The purpose of this study was to validate a new geometric solids model, developed to address the lack of female-specific models for body segment inertial parameter estimation. A second aim was to determine the effect of reducing the number of geometric solids used to model the limb segments on model accuracy. The full model comprised 56 geometric solids, the reduced model comprised 31, and the basic model comprised 16. Predicted whole-body inertial parameters were compared with direct measurements (reaction board, scales), and predicted segmental parameters with those estimated from whole-body dual x-ray absorptiometry scans for 28 females. The percentage root mean square error (%RMSE) for whole-body volume was <2.5% for all models and 1.9% for the full model. The %RMSE for whole-body center of mass location was <3.2% for all models. The %RMSE whole-body mass was <3.3% for the full model. The RMSE for segment masses was <0.5 kg (<0.5%) for all segments; Bland-Altman analysis showed the full and reduced models could adequately model thigh, forearm, foot, and hand segments, but the full model was required for the trunk segment. The proposed model was able to accurately predict body segment inertial parameters for females; more geometric solids are required to more accurately model the trunk.
Samantha L. Winter, Sarah M. Forrest, Joanne Wallace and John H. Challis
John D. McCamley, Eric L. Cutler, Kendra K. Schmid, Shane R. Wurdeman, Jason M. Johanning, Iraklis I. Pipinos and Sara A. Myers
Patients with peripheral artery disease (PAD) experience significant leg dysfunction. The effects of PAD on gait include shortened steps, slower walking velocity, and altered gait kinematics and kinetics, which may confound joint torques and power measurements. Spatiotemporal parameters and joint torques and powers were calculated and compared between 20 patients with PAD and 20 healthy controls using independent t tests. Separate analysis of covariance models were used to evaluate group differences after independently adjusting for gait velocity, stride length, and step width. Compared with healthy controls, patients with PAD exhibited reduced peak extensor and flexor torques at the knee and hip. After adjusting for all covariates combined, differences between groups remained for ankle power generation in late stance and knee flexor torque. Reduced walking velocity observed in subjects affected by PAD was closely connected with reductions in joint torques and powers during gait. Gait differences remained at the knee and ankle after adjusting for the combined effect of spatiotemporal parameters. Improving muscle function through exercise or with the use of assistive devices needs to be a key tool in the development of interventions that aim to enhance the ability of PAD patients to restore spatiotemporal gait parameters.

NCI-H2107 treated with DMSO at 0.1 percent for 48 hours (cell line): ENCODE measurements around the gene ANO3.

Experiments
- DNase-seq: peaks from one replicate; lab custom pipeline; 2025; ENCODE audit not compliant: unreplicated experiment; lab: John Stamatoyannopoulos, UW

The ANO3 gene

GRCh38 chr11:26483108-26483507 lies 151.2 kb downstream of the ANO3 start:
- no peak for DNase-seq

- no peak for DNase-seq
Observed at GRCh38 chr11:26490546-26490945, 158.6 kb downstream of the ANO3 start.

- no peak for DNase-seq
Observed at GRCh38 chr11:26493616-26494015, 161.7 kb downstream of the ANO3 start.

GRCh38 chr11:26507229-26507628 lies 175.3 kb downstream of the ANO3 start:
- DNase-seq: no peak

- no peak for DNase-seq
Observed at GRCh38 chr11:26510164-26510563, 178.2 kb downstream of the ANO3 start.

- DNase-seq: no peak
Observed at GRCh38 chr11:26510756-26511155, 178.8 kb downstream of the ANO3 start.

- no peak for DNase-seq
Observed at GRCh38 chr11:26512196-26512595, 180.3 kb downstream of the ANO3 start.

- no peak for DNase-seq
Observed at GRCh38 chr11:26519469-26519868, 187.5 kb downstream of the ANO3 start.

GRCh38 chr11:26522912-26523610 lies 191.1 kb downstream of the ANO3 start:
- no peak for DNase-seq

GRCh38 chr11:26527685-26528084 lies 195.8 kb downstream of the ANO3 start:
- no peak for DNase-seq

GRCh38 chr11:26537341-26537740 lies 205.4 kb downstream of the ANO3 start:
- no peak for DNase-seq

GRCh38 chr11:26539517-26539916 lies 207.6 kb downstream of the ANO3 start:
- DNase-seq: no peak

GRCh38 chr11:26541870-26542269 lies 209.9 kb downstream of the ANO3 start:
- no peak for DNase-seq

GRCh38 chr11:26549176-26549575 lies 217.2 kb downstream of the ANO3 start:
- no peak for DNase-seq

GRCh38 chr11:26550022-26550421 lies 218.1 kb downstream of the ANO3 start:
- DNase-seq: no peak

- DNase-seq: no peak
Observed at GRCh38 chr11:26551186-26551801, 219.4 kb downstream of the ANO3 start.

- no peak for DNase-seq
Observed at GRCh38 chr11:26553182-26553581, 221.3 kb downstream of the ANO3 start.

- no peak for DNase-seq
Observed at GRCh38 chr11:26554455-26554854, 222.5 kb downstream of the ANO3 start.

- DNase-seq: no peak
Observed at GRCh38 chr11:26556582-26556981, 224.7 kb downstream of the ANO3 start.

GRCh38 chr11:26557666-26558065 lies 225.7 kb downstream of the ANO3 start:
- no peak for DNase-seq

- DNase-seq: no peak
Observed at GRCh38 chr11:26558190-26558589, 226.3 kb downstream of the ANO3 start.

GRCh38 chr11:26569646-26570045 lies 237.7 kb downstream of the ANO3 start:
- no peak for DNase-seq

Matthew S. Tenan, Andrew J. Tweedell and Courtney A. Haynes
Justine J. Reel and Emily Crouch
Terese Wilhelmsen, Marit Sørensen and Ørnulf N. Seippel
This article is focused on how combinations of motivational attributes and motivational climates support social and pedagogical inclusion in physical education among children with disabilities. Theoretically, the authors integrate tenets from achievement-goal theory and self-determination theory. To capture the motivational complexity underlying children’s experiences of inclusion in physical education, they use a 2-step fuzzy qualitative comparative analysis. The analyses of contextual conditions yielded 2 sufficient inclusion-supportive climates, namely a physically inclusive and mastery-oriented climate or a physical inclusive, autonomy-supportive, and low performance-oriented climate. The configurations of motivational attributes in the inclusion-supportive climates indicated 4 sufficient pathways to social and pedagogical inclusion. The path with the largest coverage of children was in the physically inclusive and mastery-oriented climate and represented children who were task and ego oriented and low on amotivation and experienced satisfaction of the need for autonomy, competence, and relatedness.
Daniel M. Corcos and Mark L. Latash
Mitch Abrams and Michelle L. Bartlett
The #MeToo movement has brought long needed attention to the epidemic of sexual assault and sexual violence. In the world of sports, the need to prevent and address such acts requires individuals with training in clinical, forensic and sport psychology. These professionals must have particular understanding of the dynamics of sexual violence within the athletic and sport culture. This paper serves to highlight context-specific approaches to pertinent identification and treatment issues. An overview of sexual abuse victim and perpetrator identification will be offered. In addition to the introduction of risk assessment and recommendation of comprehensive prevention programming, treatment needs in the athletic context will be explored. Group-level interventions currently being utilized will be reviewed, recommended topic areas to be covered in protocols will be enumerated and suggestions for systemic and cultural change in the sport domain will be offered.